"BEA has seen its training volumes in India rise from hundreds to thousands of students a year. Big systems-integration firms in many of India's industrialised cities now demand tailored courses and even train over the web, live linked to instructors in the US. The latest trend is for these SIs to become authorised trainers in their own right, so they can train in BEA's technologies to their own timetable in-house," said David Toso, senior vice president of BEA EMEA services.

If they are smart, Bangalore and other technology-rich regions of India — including Chennai, Mumbai and Delhi — can take advantage of the IT foundation laid down to service overseas BPO demands and use it to jump-start indigenous projects. Sunnyvale in California will always be a convenient 12 hours behind India's west coast, so BPO is highly unlikely to disappear, but what India does next may prove extremely interesting.

"Where India has suffered in the past was [in its] reliance upon our services heritage that was anchored in cost arbitrage," said Sharad Sharma, chief executive of Yahoo India Research and Development. "But things are changing; capital intensity for entrepreneurs is reducing and this will make a big difference here in India. You can now be a YouTube without owning your own data centre. Our Bangalore development centre is responsible for a large chunk of the global research that drives 500 million users to Yahoo each month, and we have a string of Indian-originated services that are being localised for other markets and rolled out globally."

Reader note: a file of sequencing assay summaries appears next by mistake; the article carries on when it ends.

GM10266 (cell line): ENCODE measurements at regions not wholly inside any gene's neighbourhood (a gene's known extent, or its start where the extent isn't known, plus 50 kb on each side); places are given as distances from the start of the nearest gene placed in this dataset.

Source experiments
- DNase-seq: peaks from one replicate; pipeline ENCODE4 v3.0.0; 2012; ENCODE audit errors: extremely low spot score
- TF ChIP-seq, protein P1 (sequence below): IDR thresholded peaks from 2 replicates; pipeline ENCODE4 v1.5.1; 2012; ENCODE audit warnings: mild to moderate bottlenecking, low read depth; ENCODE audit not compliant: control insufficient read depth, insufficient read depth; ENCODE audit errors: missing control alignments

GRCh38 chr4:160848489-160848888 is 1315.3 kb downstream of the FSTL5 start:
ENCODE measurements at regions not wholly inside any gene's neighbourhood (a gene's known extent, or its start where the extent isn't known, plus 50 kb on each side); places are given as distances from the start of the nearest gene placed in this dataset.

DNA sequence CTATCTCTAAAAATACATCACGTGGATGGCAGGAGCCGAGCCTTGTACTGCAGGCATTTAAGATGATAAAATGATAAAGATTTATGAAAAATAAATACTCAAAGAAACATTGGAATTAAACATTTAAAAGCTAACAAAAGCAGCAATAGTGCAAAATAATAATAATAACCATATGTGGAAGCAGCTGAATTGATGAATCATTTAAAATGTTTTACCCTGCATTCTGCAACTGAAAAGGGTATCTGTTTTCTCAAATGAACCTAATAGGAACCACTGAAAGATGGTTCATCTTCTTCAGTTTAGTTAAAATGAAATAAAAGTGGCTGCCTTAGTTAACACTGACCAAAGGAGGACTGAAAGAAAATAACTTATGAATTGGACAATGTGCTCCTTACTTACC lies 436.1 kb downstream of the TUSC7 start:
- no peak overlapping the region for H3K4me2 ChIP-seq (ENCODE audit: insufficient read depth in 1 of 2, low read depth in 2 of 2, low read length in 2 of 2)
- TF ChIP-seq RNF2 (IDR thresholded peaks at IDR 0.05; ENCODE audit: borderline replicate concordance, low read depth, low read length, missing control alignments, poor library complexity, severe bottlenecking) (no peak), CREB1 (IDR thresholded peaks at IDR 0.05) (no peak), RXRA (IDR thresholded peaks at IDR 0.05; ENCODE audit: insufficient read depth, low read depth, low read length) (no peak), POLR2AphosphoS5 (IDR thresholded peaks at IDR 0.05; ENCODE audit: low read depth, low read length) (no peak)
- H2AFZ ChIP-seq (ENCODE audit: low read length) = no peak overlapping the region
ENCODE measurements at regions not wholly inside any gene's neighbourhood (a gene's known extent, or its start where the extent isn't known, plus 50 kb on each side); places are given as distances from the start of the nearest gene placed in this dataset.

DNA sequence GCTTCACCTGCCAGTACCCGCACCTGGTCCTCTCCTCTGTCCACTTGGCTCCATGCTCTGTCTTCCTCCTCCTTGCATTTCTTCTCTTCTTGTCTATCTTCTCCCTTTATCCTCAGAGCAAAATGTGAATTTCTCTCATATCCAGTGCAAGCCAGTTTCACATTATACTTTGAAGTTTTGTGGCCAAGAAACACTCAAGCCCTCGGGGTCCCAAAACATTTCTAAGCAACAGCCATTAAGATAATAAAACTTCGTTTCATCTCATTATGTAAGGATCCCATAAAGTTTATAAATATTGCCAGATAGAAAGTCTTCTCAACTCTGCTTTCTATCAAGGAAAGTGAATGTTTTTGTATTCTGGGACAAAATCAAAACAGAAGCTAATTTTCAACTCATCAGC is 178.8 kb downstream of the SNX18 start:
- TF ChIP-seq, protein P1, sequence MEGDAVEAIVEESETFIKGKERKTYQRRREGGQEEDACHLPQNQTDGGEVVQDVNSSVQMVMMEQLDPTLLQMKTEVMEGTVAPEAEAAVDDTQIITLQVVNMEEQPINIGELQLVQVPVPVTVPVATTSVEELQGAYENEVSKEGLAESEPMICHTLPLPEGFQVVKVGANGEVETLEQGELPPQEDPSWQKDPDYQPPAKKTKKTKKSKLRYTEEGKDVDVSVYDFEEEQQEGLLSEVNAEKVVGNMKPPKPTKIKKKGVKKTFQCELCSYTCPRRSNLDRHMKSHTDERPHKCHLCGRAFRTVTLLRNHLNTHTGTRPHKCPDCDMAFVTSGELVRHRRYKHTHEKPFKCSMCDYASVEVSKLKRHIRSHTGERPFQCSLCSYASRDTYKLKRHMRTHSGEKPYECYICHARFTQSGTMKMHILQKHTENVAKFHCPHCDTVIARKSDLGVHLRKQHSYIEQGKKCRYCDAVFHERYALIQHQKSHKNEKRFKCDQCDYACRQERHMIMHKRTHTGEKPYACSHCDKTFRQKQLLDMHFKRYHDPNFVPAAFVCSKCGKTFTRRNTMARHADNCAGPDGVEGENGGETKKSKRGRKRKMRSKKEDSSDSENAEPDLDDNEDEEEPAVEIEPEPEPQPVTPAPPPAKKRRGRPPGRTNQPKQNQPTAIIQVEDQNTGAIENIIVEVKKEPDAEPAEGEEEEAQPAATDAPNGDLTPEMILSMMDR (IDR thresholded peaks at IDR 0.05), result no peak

Among the Indian team's development highlights is the internet portal Yahoo Our City. Conceived, designed, built and launched from Bangalore within six months, this dynamically updated service provides a perspective of a city as seen and experienced by its natives. Content is generated by users for users — and the site incorporates other Yahoo services, such as Answers, Groups and Maps. Also hailing from the Bangalore team is...

...the Yahoo Kids learning and entertainment portal. Made in India in the English language, it has already been localised for both Japan and Korea. Yahoo India has also produced underlying technology developments such as Vertex, a cross-vertical information-extraction platform that scrapes websites and pulls in information from them so that the information is extracted according to a pre-specified schema and stored in a database. In short, it's a quantum leap forward from call-centre work.

How these innovations manifest themselves in reality is a different and harder question to answer. "There are signs of emerging niche technologies emanating from India, such as developments to provide persistent security and network access control, or design work on the next generation of microcontroller chips. However, this is at a relatively early stage and the scale of such exports is still small, but the growth is accelerating much faster than more mature services exports," said Brian Stones, executive vice president of Mumbai-headquartered Patni.